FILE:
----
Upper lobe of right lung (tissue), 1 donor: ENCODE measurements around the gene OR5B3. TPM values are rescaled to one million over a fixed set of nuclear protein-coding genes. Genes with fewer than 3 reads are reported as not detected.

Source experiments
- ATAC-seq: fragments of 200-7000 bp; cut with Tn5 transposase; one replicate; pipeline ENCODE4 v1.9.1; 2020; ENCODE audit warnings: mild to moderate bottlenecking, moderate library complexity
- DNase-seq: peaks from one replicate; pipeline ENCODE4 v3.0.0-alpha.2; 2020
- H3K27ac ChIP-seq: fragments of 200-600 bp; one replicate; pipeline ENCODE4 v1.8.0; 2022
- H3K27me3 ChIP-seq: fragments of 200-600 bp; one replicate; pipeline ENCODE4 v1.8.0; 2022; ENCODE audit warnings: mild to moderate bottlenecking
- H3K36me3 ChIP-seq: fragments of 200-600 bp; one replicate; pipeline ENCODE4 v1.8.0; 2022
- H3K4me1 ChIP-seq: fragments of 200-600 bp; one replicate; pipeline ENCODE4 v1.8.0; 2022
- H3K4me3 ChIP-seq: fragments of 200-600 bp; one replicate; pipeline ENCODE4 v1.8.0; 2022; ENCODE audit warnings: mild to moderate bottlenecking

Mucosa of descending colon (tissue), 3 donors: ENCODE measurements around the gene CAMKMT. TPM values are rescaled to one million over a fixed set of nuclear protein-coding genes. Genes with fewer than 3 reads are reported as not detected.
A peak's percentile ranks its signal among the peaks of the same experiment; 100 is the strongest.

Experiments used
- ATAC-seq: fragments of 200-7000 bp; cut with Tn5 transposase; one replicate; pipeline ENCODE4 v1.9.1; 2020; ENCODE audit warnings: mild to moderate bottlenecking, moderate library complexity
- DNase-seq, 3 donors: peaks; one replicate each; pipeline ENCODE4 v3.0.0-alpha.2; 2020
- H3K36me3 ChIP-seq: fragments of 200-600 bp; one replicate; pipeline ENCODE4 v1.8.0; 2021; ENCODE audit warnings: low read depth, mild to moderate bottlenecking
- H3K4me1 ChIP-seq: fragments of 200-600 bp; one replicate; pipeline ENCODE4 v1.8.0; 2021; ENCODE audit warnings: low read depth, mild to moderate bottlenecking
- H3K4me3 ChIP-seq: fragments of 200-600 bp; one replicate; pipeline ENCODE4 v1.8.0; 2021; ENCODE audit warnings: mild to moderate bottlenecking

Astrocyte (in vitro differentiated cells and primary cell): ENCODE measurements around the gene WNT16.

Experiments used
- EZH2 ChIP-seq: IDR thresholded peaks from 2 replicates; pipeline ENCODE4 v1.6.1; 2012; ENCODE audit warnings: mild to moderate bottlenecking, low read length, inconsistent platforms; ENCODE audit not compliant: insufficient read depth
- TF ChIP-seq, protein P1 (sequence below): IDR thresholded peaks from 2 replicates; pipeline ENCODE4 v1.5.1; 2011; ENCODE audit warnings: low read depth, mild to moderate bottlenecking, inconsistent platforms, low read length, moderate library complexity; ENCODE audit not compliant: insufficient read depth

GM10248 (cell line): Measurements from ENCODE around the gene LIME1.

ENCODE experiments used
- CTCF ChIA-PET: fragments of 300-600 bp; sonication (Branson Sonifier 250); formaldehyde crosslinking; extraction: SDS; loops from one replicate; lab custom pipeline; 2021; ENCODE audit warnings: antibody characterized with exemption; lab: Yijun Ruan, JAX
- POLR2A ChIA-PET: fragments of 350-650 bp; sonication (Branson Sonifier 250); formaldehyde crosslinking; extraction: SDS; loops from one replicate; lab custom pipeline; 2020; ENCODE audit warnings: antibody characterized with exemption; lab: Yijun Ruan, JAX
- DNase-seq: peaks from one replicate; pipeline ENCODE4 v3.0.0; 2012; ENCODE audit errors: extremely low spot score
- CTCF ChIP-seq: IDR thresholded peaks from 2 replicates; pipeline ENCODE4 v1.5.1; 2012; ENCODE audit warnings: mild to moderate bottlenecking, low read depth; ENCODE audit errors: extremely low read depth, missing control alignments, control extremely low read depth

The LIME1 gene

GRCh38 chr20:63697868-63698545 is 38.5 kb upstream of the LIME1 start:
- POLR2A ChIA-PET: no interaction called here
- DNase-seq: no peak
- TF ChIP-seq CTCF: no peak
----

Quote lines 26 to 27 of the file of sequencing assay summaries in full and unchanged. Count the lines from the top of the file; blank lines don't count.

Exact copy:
- DNase-seq: peaks from one replicate; pipeline ENCODE4 v3.0.0; 2012; ENCODE audit errors: extremely low spot score
- CTCF ChIP-seq: IDR thresholded peaks from 2 replicates; pipeline ENCODE4 v1.5.1; 2012; ENCODE audit warnings: mild to moderate bottlenecking, low read depth; ENCODE audit errors: extremely low read depth, missing control alignments, control extremely low read depth